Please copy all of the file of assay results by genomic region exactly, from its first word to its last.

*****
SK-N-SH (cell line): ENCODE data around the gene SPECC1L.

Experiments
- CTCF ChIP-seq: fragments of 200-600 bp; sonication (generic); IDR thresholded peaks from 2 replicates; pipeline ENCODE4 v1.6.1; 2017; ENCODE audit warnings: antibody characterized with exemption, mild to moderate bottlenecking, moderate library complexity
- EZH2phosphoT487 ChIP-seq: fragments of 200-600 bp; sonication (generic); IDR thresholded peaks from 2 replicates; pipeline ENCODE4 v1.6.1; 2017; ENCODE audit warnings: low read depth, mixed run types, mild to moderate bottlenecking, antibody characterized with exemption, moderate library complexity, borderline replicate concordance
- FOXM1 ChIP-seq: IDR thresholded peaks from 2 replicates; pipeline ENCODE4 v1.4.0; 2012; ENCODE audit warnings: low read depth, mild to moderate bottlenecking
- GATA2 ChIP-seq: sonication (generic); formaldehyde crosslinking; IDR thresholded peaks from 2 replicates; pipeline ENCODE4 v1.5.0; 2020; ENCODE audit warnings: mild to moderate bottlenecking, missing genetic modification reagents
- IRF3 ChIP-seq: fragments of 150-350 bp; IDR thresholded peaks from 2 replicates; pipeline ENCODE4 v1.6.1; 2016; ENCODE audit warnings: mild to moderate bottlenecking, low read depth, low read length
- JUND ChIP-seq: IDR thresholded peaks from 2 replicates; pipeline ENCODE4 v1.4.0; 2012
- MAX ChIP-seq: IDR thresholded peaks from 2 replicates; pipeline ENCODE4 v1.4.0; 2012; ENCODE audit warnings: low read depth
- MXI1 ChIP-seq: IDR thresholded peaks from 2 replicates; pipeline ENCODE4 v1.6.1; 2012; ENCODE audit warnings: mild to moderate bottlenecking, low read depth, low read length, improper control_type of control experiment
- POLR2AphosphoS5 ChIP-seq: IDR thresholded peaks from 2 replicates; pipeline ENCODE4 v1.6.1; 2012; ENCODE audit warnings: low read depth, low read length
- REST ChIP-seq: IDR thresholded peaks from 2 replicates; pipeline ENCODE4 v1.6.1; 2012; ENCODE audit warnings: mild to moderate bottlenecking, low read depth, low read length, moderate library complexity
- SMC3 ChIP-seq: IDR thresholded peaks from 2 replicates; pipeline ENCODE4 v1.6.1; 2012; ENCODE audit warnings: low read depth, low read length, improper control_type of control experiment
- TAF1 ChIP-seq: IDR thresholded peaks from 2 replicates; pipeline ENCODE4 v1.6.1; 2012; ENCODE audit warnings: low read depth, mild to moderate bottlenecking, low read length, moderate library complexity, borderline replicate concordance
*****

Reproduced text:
SK-N-SH (cell line): ENCODE data around the gene SPECC1L.

Experiments
- CTCF ChIP-seq: fragments of 200-600 bp; sonication (generic); IDR thresholded peaks from 2 replicates; pipeline ENCODE4 v1.6.1; 2017; ENCODE audit warnings: antibody characterized with exemption, mild to moderate bottlenecking, moderate library complexity
- EZH2phosphoT487 ChIP-seq: fragments of 200-600 bp; sonication (generic); IDR thresholded peaks from 2 replicates; pipeline ENCODE4 v1.6.1; 2017; ENCODE audit warnings: low read depth, mixed run types, mild to moderate bottlenecking, antibody characterized with exemption, moderate library complexity, borderline replicate concordance
- FOXM1 ChIP-seq: IDR thresholded peaks from 2 replicates; pipeline ENCODE4 v1.4.0; 2012; ENCODE audit warnings: low read depth, mild to moderate bottlenecking
- GATA2 ChIP-seq: sonication (generic); formaldehyde crosslinking; IDR thresholded peaks from 2 replicates; pipeline ENCODE4 v1.5.0; 2020; ENCODE audit warnings: mild to moderate bottlenecking, missing genetic modification reagents
- IRF3 ChIP-seq: fragments of 150-350 bp; IDR thresholded peaks from 2 replicates; pipeline ENCODE4 v1.6.1; 2016; ENCODE audit warnings: mild to moderate bottlenecking, low read depth, low read length
- JUND ChIP-seq: IDR thresholded peaks from 2 replicates; pipeline ENCODE4 v1.4.0; 2012
- MAX ChIP-seq: IDR thresholded peaks from 2 replicates; pipeline ENCODE4 v1.4.0; 2012; ENCODE audit warnings: low read depth
- MXI1 ChIP-seq: IDR thresholded peaks from 2 replicates; pipeline ENCODE4 v1.6.1; 2012; ENCODE audit warnings: mild to moderate bottlenecking, low read depth, low read length, improper control_type of control experiment
- POLR2AphosphoS5 ChIP-seq: IDR thresholded peaks from 2 replicates; pipeline ENCODE4 v1.6.1; 2012; ENCODE audit warnings: low read depth, low read length
- REST ChIP-seq: IDR thresholded peaks from 2 replicates; pipeline ENCODE4 v1.6.1; 2012; ENCODE audit warnings: mild to moderate bottlenecking, low read depth, low read length, moderate library complexity
- SMC3 ChIP-seq: IDR thresholded peaks from 2 replicates; pipeline ENCODE4 v1.6.1; 2012; ENCODE audit warnings: low read depth, low read length, improper control_type of control experiment
- TAF1 ChIP-seq: IDR thresholded peaks from 2 replicates; pipeline ENCODE4 v1.6.1; 2012; ENCODE audit warnings: low read depth, mild to moderate bottlenecking, low read length, moderate library complexity, borderline replicate concordance